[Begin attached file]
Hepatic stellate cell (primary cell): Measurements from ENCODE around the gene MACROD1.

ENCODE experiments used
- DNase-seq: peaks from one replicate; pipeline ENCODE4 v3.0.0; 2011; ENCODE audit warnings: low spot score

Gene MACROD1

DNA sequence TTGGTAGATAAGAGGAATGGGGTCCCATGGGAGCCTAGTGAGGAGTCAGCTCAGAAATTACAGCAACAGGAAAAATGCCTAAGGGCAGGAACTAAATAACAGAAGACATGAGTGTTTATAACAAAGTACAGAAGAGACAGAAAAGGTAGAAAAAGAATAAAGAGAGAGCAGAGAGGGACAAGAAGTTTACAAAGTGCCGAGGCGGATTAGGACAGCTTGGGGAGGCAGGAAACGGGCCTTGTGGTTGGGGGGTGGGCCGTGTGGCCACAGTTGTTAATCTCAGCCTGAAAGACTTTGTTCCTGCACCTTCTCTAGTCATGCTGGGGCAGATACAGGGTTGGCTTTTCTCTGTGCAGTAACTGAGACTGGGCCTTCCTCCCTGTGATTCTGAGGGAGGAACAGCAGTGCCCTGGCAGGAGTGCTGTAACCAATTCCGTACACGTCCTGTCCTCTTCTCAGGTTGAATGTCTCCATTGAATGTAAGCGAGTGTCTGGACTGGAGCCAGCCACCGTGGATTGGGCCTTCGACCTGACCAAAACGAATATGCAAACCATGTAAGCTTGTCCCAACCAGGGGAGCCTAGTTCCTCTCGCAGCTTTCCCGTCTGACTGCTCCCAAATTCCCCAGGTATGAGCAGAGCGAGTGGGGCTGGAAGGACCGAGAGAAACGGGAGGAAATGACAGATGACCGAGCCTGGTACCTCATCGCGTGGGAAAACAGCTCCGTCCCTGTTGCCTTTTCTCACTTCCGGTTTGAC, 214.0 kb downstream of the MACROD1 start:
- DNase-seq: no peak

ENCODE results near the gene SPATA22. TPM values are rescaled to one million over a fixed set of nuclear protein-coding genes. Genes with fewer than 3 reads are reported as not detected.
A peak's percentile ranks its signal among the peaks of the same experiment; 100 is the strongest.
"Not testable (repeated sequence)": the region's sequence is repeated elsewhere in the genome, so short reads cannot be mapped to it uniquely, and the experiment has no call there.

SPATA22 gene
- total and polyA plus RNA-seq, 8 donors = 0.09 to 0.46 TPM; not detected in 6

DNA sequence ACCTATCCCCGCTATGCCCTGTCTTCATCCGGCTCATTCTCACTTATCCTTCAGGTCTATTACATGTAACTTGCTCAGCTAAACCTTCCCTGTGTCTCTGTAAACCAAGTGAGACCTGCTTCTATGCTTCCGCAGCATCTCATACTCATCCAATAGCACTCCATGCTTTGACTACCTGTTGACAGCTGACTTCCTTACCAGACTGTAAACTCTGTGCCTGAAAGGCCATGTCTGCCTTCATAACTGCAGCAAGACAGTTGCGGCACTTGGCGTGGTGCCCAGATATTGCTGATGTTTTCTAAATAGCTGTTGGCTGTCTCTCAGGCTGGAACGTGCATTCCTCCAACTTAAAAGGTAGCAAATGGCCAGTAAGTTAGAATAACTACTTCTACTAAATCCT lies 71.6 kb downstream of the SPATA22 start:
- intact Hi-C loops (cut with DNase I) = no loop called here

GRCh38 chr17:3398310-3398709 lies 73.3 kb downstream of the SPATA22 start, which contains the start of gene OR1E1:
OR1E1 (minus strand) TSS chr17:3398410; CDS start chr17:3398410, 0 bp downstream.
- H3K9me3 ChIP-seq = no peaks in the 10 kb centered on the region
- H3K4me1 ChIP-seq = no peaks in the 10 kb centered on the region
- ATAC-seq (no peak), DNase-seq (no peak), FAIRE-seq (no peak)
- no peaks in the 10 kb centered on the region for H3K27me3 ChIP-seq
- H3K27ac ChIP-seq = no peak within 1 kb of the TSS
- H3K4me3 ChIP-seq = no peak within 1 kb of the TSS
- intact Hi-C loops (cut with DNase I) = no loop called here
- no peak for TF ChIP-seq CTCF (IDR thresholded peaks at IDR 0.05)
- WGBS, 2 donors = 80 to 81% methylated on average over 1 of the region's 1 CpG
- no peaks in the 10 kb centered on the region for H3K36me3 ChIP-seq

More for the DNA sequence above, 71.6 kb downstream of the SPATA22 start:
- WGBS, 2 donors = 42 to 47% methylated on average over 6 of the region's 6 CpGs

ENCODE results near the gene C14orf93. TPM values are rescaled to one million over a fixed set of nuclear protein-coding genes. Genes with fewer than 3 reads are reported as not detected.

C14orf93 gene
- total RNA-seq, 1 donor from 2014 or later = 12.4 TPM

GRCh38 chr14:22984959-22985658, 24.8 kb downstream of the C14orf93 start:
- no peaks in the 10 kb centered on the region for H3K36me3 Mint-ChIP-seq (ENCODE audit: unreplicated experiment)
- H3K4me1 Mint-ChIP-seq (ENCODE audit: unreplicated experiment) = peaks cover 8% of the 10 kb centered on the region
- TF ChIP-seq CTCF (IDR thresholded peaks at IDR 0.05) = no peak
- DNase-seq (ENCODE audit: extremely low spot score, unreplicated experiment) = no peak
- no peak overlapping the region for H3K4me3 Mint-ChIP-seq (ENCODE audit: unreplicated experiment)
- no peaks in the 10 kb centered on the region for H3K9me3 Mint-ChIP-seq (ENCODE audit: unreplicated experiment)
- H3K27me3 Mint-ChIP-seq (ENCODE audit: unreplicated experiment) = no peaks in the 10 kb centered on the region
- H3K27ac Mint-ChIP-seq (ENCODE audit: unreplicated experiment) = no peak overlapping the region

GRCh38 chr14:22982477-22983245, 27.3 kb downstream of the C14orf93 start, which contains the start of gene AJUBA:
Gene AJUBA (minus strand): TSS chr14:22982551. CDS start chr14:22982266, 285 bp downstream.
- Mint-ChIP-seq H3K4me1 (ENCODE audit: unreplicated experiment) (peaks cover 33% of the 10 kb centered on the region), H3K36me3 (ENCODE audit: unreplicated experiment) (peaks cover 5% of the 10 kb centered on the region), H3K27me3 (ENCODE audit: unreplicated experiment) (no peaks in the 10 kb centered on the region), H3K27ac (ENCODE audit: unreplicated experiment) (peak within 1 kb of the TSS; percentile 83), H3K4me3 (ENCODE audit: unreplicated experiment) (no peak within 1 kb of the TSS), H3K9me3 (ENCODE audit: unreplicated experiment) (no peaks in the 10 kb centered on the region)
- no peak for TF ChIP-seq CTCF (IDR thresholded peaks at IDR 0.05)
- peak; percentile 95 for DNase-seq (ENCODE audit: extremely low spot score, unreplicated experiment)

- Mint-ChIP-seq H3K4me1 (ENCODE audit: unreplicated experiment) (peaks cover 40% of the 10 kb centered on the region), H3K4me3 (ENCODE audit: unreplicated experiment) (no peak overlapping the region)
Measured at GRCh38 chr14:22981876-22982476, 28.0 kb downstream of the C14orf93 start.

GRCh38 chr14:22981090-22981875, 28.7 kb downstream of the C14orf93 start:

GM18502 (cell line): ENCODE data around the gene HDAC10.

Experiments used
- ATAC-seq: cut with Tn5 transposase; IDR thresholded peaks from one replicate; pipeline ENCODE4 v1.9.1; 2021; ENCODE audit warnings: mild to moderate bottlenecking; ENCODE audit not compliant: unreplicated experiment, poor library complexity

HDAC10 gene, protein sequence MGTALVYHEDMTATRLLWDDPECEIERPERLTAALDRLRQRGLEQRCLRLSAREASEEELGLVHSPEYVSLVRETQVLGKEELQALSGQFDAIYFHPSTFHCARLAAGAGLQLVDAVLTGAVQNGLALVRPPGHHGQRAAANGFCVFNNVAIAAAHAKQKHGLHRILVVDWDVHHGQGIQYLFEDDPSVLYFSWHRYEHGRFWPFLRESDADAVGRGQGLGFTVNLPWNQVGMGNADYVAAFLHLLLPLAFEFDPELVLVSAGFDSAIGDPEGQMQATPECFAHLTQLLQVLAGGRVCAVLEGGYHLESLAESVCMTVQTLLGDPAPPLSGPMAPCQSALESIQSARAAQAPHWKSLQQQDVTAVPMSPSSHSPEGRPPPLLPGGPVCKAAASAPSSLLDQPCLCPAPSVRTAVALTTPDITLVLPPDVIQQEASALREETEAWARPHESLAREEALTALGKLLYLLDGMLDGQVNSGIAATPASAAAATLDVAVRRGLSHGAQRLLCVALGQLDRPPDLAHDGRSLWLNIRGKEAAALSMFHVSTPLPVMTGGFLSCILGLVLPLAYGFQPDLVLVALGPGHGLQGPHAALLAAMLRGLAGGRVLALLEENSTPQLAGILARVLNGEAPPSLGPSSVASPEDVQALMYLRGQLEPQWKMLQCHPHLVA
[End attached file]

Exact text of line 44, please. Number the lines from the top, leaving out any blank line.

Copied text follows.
- peak; percentile 95 for DNase-seq (ENCODE audit: extremely low spot score, unreplicated experiment)